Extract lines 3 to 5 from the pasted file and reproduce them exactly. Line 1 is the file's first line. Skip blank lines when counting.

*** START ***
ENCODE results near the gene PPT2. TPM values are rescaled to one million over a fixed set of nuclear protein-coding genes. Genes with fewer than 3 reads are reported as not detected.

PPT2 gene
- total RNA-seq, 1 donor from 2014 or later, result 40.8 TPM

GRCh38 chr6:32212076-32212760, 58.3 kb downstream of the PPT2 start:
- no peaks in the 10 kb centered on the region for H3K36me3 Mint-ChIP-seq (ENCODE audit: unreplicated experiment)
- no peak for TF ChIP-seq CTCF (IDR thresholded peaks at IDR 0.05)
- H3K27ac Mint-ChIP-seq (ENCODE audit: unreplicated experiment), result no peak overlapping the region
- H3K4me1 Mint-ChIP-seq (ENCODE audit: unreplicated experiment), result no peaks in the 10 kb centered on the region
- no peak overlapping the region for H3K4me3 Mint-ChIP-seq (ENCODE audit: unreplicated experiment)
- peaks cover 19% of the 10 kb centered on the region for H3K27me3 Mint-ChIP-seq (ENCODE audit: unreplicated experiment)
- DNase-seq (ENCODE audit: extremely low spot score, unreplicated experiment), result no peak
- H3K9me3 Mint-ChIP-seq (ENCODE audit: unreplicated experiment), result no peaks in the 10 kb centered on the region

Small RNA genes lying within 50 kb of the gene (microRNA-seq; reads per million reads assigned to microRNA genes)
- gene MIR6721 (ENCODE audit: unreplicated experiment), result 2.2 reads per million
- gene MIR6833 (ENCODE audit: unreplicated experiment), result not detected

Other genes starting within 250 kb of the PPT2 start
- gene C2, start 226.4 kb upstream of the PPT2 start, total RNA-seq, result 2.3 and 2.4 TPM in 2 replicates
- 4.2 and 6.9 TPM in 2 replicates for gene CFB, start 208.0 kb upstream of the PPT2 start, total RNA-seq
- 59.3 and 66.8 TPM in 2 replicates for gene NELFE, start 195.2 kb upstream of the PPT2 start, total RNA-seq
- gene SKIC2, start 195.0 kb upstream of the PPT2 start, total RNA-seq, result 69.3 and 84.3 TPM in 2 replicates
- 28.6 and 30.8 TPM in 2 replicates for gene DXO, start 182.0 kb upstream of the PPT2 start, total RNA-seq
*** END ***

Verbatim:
- total RNA-seq, 1 donor from 2014 or later, result 40.8 TPM

GRCh38 chr6:32212076-32212760, 58.3 kb downstream of the PPT2 start:
- no peaks in the 10 kb centered on the region for H3K36me3 Mint-ChIP-seq (ENCODE audit: unreplicated experiment)